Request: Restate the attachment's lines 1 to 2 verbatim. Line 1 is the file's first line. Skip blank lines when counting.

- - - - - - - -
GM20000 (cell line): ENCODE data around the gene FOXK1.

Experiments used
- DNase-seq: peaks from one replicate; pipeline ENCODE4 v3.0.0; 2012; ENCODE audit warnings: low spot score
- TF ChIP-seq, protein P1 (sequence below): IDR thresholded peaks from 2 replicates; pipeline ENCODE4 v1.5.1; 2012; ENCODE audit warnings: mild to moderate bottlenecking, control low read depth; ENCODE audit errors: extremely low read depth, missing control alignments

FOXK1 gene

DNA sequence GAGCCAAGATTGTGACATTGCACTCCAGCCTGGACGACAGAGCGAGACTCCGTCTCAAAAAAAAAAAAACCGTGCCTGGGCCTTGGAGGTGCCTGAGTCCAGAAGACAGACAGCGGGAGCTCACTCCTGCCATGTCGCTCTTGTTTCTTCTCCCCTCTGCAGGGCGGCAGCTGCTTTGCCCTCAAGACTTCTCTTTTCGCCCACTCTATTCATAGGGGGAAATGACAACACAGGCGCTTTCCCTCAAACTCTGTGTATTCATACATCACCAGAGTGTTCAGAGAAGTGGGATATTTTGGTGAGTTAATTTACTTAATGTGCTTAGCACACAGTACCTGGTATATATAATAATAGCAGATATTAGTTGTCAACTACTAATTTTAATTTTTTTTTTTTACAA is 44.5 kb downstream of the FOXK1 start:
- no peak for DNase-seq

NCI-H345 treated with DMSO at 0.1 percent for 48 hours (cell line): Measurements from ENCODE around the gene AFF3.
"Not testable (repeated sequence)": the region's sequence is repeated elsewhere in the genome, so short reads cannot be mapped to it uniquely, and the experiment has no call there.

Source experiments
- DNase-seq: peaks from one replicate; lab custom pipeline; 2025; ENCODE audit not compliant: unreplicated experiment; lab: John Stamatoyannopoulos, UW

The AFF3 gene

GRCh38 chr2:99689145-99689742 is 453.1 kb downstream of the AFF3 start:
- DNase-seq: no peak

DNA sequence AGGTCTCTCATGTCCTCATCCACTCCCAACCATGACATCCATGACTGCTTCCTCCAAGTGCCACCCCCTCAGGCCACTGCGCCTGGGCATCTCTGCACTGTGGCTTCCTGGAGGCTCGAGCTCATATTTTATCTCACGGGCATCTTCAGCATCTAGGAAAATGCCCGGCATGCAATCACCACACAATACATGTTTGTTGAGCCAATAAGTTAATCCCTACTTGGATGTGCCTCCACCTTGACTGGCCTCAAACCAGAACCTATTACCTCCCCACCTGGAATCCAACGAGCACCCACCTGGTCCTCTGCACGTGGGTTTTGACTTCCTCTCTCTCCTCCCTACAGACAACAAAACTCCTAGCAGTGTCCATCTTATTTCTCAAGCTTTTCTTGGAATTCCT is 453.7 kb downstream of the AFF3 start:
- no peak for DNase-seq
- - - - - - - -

GM20000 (cell line): ENCODE data around the gene FOXK1.

Experiments used